October is Banned Books Month. The first week, October 1-7, is Banned Books Week. Am I sensing a theme here?
I started the first day of Banned Books Week with a New York Times op-ed titled This Is Why I Hate Banned Books Week, a recap of the tired talking points book banners spew forth every year about this time: there are no officially banned books in America, restricting access to books isn't banning because you can still buy them from Amazon, parental rights blah blah blah.
To which I spew back, as I do every year, that the intent behind restricting access to books is to keep people from reading them, or at the very least make it harder. Restricting access to books forces some people's idea of what should and shouldn't be read on everyone. That, per no less a source than Merriam-Webster, is well within the definition of banning.
If you follow the news, you know book banning has reached unprecedented levels in the United States, affecting not only school classrooms and libraries, but colleges and public libraries. Even publishers and book stores are feeling the heat. Not a day goes by without new stories of challenges to books and classroom materials, timid administrators and school boards caving to demands, angry parents and outside agitators disrupting board meetings, heavy-handed censorship attempts by local and state officials, and death threats against teachers, librarians, and authors.
Reports of book banning now routinely make the nightly news and the front pages of newspapers. You don't need my help to become aware of them. With that in mind, I'm changing the focus of You Can’t Read That! I'll be cutting back on news roundups, shifting instead to reading and reviewing banned books in the news.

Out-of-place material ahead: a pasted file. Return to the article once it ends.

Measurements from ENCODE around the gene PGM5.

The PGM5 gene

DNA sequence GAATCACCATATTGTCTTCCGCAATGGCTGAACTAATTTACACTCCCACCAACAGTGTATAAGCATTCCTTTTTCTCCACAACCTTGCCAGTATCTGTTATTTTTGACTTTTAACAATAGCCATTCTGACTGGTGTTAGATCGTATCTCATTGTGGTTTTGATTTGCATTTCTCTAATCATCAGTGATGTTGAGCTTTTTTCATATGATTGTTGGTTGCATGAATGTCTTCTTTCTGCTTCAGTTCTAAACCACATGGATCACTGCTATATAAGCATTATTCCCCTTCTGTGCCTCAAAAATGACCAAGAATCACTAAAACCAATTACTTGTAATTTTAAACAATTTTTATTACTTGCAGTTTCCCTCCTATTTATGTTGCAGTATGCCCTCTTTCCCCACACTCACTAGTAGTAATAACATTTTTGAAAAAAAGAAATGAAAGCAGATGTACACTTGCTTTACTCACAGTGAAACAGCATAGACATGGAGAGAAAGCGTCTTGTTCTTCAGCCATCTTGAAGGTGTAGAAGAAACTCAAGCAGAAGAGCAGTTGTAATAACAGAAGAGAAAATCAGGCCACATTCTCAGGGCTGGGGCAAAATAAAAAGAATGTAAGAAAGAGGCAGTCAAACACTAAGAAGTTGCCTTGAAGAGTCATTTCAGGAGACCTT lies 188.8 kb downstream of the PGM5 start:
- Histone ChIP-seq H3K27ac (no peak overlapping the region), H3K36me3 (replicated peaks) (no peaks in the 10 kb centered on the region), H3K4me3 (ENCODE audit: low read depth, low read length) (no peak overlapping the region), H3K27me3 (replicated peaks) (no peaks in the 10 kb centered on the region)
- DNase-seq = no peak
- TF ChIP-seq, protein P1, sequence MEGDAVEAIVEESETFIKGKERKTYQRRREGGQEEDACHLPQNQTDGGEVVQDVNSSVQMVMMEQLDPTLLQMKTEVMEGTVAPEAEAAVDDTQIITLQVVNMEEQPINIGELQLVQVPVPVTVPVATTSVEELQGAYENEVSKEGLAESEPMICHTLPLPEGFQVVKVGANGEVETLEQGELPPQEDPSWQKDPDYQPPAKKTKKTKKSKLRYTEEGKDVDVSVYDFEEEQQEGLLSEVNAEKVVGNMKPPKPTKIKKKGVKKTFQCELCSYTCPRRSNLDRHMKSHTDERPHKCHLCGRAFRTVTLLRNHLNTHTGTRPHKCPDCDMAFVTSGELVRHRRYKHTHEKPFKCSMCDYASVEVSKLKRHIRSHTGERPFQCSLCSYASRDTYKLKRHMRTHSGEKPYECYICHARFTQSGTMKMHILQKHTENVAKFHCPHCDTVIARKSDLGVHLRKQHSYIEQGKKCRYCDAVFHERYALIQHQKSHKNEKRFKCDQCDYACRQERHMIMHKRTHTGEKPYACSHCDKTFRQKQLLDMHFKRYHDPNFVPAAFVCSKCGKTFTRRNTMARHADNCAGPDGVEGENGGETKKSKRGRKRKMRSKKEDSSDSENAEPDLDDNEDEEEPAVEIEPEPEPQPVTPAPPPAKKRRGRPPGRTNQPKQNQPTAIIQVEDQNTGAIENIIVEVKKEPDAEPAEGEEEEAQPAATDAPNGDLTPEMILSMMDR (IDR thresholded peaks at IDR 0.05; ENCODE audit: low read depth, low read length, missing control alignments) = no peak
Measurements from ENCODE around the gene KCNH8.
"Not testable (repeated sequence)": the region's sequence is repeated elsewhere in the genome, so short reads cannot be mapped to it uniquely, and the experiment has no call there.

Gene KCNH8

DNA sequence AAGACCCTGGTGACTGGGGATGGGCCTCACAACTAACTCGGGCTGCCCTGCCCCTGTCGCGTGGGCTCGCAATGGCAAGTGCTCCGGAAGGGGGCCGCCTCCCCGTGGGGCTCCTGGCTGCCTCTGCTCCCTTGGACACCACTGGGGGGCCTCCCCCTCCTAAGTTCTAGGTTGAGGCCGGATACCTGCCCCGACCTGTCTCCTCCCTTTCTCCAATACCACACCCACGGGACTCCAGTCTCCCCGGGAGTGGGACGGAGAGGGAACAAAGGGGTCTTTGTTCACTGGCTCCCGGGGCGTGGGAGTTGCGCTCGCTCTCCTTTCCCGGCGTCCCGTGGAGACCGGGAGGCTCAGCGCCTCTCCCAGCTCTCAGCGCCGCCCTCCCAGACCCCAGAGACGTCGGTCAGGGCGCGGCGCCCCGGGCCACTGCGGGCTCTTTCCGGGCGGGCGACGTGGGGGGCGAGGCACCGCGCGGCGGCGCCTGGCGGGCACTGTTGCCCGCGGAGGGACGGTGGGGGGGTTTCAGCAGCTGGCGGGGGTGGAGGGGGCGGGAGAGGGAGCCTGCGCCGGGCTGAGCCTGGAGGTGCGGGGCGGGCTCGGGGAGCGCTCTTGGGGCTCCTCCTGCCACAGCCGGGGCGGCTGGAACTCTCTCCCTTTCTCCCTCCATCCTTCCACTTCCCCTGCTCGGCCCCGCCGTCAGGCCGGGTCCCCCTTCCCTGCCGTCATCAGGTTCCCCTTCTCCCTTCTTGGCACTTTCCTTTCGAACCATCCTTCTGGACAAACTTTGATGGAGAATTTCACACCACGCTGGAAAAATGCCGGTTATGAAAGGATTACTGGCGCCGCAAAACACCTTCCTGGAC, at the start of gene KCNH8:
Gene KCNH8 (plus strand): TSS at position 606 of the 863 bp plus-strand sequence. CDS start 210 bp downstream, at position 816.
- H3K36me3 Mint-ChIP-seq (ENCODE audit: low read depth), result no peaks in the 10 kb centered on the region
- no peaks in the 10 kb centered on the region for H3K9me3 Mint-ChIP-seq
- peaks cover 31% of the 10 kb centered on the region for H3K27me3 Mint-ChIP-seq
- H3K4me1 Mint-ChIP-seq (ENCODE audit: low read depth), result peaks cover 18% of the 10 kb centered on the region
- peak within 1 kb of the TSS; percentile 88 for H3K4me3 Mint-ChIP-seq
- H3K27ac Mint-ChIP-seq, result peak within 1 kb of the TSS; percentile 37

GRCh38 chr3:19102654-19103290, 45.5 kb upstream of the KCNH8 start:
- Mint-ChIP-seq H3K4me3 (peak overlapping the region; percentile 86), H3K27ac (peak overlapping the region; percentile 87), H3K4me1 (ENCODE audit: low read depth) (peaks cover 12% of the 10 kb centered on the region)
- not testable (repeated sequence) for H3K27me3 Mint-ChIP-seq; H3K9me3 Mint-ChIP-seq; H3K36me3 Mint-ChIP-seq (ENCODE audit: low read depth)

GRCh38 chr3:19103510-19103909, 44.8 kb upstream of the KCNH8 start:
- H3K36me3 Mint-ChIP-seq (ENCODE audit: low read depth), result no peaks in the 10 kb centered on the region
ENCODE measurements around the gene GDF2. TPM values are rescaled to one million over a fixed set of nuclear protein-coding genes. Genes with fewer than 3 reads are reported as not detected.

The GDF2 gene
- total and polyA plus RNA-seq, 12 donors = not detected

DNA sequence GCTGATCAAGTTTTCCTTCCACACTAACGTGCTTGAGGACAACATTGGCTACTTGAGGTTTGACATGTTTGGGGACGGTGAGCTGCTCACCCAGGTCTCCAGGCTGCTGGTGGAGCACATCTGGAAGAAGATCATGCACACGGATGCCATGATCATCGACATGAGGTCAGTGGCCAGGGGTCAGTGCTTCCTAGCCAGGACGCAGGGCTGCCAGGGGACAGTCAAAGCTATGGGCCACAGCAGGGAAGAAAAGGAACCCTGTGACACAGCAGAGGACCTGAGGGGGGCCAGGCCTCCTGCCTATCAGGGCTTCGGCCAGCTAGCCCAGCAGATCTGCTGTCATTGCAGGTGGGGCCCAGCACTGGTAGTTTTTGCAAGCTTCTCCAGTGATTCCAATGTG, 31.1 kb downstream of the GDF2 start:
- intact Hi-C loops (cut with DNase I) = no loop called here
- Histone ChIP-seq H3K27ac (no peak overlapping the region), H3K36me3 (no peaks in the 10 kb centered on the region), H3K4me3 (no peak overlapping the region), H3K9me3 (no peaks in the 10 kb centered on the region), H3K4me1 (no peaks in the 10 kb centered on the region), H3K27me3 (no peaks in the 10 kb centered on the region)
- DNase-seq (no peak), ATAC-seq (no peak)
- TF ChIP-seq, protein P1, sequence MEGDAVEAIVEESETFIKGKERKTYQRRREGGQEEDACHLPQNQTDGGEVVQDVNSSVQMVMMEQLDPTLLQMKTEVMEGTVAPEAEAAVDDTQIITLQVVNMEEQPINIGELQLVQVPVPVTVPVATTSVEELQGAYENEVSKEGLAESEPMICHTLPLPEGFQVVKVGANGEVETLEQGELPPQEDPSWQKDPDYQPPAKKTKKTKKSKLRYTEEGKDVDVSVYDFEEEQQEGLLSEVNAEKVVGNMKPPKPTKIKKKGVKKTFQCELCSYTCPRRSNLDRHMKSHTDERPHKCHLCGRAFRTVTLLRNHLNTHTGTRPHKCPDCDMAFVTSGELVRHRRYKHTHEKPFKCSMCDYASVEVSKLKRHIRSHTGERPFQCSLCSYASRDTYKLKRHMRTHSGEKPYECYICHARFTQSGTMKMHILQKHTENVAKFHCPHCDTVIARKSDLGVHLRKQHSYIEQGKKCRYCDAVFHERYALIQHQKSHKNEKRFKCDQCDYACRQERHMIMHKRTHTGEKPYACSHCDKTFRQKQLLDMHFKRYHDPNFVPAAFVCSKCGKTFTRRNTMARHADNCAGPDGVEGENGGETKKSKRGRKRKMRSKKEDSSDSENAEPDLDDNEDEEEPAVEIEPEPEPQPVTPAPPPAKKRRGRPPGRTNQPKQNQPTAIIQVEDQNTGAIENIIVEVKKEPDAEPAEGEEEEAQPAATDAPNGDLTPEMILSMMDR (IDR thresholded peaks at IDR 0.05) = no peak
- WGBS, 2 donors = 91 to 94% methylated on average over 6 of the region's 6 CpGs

I’ve been reviewing banned books all along, of course, and have published more than 70 reviews to date. But the news roundups? When I started tracking and linking to news reports of book banning, back in the early 2000s, I was one of only a couple of online voices doing so. Today, several book bloggers — joined by organizations like the American Library Association and PEN America — also offer book banning news roundups, more frequently and in greater depth than I can, and I feel I’m no longer contributing much with mine.
Reviews of the challenged and banned books behind the news, now, that’s a different story. My take on these books is often different from that of other reviewers, and here I feel I do have something to contribute to the fight against censorship and book banning.
This is a poster showing the top 13 banned books of 2022, prepared by the American Library Association for Banned Books Week (the reason ALA lists 13 rather than the traditional top 10 is that 2 titles tied for 5th place, with no less than 4 taking 10th). As an indicator of what I've been up to with YCRT! banned book reviews, I've read & reviewed no less than 9 of the 13. Some I’ve posted to the Readers & Book Lovers community on Daily Kos, but all are archived on my personal blog, Paul’s Thing (which is where these links lead):
I'll continue to monitor the news and link to stories highlighting important trends in the battle over book banning, but as indicated above, the main focus of You Can't Read That! will shift to banned book reviews and commentary. Please watch this space ... there's more to come!